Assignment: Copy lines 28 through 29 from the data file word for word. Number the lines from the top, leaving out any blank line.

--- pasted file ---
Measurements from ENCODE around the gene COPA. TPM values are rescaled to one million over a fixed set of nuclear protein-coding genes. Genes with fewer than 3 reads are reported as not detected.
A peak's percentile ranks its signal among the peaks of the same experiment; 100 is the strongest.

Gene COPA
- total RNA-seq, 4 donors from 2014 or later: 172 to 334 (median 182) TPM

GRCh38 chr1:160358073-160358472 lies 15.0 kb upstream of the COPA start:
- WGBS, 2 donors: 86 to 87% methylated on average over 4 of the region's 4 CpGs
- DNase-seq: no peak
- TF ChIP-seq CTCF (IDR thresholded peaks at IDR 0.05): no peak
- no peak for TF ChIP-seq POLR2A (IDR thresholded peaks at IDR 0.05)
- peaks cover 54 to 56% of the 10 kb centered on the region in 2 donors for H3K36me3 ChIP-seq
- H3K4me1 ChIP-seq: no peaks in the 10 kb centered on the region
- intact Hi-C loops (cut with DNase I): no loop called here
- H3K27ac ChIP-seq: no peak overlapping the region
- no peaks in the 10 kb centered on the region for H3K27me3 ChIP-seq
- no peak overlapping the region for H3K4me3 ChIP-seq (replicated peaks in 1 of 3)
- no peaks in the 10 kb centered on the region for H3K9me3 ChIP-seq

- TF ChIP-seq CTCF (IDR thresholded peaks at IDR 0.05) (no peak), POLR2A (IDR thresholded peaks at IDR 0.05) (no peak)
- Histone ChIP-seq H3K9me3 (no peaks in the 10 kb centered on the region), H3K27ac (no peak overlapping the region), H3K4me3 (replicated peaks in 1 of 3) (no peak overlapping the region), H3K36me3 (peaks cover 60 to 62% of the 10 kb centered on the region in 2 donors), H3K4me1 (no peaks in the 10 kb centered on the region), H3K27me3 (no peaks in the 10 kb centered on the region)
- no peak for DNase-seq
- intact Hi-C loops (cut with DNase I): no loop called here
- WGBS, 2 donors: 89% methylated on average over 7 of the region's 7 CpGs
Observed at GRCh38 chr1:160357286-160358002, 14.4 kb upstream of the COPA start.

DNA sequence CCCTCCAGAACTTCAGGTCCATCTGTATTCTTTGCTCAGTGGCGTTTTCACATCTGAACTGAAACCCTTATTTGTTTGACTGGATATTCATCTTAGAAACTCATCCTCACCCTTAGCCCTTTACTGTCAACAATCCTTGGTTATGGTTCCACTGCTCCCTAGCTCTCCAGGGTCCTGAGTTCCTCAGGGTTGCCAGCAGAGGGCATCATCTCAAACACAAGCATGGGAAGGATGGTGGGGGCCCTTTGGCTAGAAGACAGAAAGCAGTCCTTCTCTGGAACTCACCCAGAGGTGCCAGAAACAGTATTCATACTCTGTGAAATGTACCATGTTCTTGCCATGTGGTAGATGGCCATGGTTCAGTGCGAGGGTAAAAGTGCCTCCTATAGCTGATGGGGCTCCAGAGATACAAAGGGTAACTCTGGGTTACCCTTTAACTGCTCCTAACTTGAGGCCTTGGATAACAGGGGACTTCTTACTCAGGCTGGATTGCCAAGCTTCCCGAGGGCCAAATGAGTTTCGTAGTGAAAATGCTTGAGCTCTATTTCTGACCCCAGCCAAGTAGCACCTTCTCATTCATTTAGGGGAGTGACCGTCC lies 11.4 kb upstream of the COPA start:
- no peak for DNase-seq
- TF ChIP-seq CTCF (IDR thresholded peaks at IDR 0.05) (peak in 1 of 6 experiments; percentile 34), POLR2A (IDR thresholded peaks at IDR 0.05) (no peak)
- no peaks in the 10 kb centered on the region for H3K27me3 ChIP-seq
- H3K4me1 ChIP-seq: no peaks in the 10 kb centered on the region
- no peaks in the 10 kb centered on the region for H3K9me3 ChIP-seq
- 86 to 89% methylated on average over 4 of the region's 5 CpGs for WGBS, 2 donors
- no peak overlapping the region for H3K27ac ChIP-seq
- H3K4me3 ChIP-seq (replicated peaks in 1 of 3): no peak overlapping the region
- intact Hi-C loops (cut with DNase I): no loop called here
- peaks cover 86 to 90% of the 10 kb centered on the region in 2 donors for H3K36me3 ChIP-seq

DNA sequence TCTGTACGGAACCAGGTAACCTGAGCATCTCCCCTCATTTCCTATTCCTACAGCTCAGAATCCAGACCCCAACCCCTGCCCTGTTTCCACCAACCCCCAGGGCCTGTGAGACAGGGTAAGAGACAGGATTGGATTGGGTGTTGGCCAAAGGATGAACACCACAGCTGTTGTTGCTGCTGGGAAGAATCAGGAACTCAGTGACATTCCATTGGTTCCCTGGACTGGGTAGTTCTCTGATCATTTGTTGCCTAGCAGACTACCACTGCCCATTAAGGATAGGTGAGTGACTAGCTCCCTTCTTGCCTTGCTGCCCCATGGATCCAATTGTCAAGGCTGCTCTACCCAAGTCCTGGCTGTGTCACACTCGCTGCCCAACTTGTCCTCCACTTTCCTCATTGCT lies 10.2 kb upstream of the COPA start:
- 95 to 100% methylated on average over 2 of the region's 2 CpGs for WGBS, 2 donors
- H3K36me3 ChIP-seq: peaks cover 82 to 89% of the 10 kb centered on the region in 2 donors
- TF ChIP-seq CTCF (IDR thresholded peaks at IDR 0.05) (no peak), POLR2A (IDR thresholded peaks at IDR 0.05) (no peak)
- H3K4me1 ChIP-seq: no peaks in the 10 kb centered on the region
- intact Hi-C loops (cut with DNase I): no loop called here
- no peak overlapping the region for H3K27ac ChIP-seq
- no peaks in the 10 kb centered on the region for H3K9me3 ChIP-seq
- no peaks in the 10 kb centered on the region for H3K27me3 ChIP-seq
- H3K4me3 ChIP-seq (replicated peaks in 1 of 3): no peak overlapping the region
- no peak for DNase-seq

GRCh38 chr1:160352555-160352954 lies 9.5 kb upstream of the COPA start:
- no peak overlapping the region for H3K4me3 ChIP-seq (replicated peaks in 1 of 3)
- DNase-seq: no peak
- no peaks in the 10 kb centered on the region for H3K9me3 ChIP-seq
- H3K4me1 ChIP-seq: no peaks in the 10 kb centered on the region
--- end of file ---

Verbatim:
- no peaks in the 10 kb centered on the region for H3K9me3 ChIP-seq
- 86 to 89% methylated on average over 4 of the region's 5 CpGs for WGBS, 2 donors